According to the National Survey on Drug Use and Health, about 20 million people each year have a substance use issue that requires specialized treatment but only about 10 percent ever receive treatment. That’s a surprisingly small percentage, given the negative effects a substance use disorder can have on your family, your health, your finances, your career, and every other aspect of your life. Despite the increased attention the opioid crisis has brought to addiction and addiction treatment in recent years, the percentage of people seeking help for substance use issues has remained about the same. Why do relatively few people seek help for addiction?
Most don’t believe they need help.
The biggest reason by far that people with substance use disorders don’t seek help is that they don’t believe they need help. Of all the people who need help but don’t seek it, 96 percent say they don’t need it. They might mean that they believe they have a substance use problem but they can handle it on their own. Many people assume they can stop whenever they feel like it but they haven’t actually tried. It may also mean that they don’t believe they have a problem at all. People are ingenious when it comes to rationalizing their behavior, especially when it involves addiction. Denial and rationalization are huge barriers to convincing someone to get help.
They aren’t yet ready to quit drinking or using drugs.
Of the remaining four percent, the majority know they need help but they don’t seek it. Of this group, more than a third say they just aren’t ready to quit drinking or using drugs. This attitude might seem contradictory. If you know that substance use is hurting you and your family and you know you need help to quit, how can you say you’re not ready to quit? For many people, substance use involves tradeoffs. They may see that it has some negative consequences but it may also be the most enjoyable thing in their lives or they may feel like they need drugs or alcohol to cope with difficult emotions. Being aware of negative consequences isn’t necessarily enough to make someone want to quit. They have to believe the bad outweighs the good, usually by a lot.
Some can’t afford it or believe they can’t.
Just over a quarter of people who need help but don’t seek it don’t have insurance or believe they can’t afford treatment. In reality, addiction treatment is more accessible and more affordable than it has ever been. There is a continuum of care ranging from outpatient services to intensive inpatient programs and most of these services are available at a range of prices. Most people can afford some level of treatment. What’s more, most insurers cover some level of addiction treatment now and most quality treatment programs accept several forms of insurance. Recent changes to Medicare and Medicaid in the SUPPORT act allow federal money to be used by more treatment programs. Most treatment facilities have people who specialize in helping clients find ways to pay for treatment, so don’t automatically assume treatment is out of reach.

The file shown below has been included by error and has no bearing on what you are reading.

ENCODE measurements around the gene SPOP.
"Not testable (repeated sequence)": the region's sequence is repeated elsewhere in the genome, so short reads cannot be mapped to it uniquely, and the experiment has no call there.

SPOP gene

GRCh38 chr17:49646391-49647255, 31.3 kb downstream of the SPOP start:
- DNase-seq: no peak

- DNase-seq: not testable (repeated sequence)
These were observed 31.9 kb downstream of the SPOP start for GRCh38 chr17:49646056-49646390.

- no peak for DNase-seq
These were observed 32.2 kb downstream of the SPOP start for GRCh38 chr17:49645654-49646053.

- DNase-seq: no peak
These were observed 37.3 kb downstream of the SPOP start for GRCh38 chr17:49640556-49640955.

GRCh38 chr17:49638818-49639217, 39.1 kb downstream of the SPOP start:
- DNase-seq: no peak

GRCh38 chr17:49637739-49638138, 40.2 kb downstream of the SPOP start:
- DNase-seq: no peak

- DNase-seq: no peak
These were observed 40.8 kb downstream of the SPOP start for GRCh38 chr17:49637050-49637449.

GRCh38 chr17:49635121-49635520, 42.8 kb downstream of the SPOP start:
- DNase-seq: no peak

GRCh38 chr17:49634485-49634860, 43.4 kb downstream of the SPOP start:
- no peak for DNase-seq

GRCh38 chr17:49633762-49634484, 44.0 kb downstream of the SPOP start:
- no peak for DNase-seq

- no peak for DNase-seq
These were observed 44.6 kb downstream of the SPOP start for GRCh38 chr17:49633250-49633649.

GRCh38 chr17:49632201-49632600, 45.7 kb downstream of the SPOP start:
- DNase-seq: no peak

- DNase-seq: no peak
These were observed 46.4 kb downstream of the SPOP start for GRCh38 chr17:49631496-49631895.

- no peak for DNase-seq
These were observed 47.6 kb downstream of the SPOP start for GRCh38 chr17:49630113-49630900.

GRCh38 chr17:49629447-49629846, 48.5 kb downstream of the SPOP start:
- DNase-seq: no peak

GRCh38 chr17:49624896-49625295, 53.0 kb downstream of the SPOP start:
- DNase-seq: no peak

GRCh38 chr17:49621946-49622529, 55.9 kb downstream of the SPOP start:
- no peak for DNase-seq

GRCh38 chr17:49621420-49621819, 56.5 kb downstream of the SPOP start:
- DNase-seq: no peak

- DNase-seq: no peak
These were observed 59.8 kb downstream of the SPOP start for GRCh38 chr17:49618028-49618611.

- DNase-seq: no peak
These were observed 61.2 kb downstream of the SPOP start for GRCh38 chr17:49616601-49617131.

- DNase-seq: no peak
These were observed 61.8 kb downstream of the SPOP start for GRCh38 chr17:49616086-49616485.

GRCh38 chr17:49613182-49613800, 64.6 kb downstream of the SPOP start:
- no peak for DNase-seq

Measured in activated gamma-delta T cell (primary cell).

Some don’t know where to go for treatment or couldn’t find the kind of treatment they wanted.
This reason is slightly perplexing because there are so many treatment options marketing themselves so aggressively. The real problem is not finding a treatment program but rather choosing from a huge variety of options. There are around 14,000 addiction treatment centers in the US. Most of them are not great. Surprisingly few use evidence-based treatment methods and many use unscrupulous business practices. Of the quality providers, not every program is a good fit for every client. A recovery services provider can help you find a quality program that’s a good fit for you. Another place to start might be to ask your doctor or therapist about treatment options.
Some are worried what others will think.
The rest worry about the effect on their jobs.
The remaining people who don’t seek help–about 12 percent–are worried about the effect it will have on their jobs. This might be a concern about their reputation among colleagues or clients, making this similar to the issue above. They might also be concerned about losing their jobs if they ask for time off for treatment or missing out on professional opportunities. Under the Family Medical Leave Act, you can take up to 12 weeks off for addiction treatment without losing your job. As for missing out on professional opportunities, substance use will cause you to miss out on a lot more opportunities in the long run. Getting your substance use under control is probably the best thing you can do for your career.
If you have a loved one who is struggling with addiction, Hired Power and our team of dynamic, experienced recovery professionals are here to guide you every step of the way. We offer many services, including helping you choose the best treatment program and transitional services, including interventions, sober monitoring, and personal recovery assistants. Call us today for information on our recovery services: 714-559-3919.